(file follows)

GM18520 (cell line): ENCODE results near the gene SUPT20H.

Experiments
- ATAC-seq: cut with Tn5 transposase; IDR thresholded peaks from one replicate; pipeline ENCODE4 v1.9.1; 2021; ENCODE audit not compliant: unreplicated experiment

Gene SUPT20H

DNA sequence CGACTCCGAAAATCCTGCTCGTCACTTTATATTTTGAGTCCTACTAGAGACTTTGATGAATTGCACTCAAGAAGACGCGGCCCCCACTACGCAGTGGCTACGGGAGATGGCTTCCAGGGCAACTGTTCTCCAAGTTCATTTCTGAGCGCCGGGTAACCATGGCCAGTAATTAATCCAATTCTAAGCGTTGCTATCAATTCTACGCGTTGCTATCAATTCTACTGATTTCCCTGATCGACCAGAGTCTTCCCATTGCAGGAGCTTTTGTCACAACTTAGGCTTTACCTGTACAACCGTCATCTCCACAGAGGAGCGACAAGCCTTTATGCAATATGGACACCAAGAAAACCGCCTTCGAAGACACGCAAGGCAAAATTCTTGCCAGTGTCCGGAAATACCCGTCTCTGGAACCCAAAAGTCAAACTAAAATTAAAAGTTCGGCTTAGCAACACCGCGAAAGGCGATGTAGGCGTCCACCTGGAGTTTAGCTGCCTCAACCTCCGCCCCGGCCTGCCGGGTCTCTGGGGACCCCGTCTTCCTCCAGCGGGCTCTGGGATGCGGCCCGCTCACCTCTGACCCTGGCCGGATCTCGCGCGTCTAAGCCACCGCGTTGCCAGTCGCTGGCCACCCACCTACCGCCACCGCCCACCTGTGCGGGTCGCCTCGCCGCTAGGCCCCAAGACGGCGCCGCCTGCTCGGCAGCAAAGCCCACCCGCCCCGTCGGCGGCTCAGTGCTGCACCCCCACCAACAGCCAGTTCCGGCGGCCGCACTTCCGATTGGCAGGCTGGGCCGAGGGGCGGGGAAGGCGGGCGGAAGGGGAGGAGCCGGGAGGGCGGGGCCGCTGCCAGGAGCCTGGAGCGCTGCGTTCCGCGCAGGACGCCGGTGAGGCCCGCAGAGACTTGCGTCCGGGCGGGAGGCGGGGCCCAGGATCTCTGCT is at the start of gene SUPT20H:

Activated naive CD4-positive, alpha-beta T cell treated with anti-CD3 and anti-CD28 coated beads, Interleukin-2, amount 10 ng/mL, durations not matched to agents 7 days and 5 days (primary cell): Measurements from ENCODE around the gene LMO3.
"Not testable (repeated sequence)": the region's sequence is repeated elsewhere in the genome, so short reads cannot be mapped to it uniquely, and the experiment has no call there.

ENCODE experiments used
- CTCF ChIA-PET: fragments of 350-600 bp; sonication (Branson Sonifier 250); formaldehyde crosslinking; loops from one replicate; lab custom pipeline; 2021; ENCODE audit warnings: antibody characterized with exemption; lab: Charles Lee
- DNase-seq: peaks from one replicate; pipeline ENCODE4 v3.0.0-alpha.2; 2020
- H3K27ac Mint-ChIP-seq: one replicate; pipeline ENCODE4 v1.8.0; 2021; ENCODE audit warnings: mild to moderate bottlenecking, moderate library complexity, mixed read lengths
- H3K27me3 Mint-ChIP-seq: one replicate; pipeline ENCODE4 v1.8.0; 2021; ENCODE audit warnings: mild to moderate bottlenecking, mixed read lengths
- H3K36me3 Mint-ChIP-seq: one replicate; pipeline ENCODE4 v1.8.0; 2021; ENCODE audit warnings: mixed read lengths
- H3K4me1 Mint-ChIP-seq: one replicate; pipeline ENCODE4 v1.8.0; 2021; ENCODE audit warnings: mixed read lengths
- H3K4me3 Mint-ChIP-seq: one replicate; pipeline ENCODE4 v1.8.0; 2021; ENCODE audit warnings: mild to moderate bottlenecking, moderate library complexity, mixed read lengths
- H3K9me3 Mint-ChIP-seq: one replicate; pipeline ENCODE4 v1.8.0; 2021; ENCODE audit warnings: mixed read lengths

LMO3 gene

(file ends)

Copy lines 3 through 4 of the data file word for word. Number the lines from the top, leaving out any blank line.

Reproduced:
- ATAC-seq: cut with Tn5 transposase; IDR thresholded peaks from one replicate; pipeline ENCODE4 v1.9.1; 2021; ENCODE audit not compliant: unreplicated experiment

Gene SUPT20H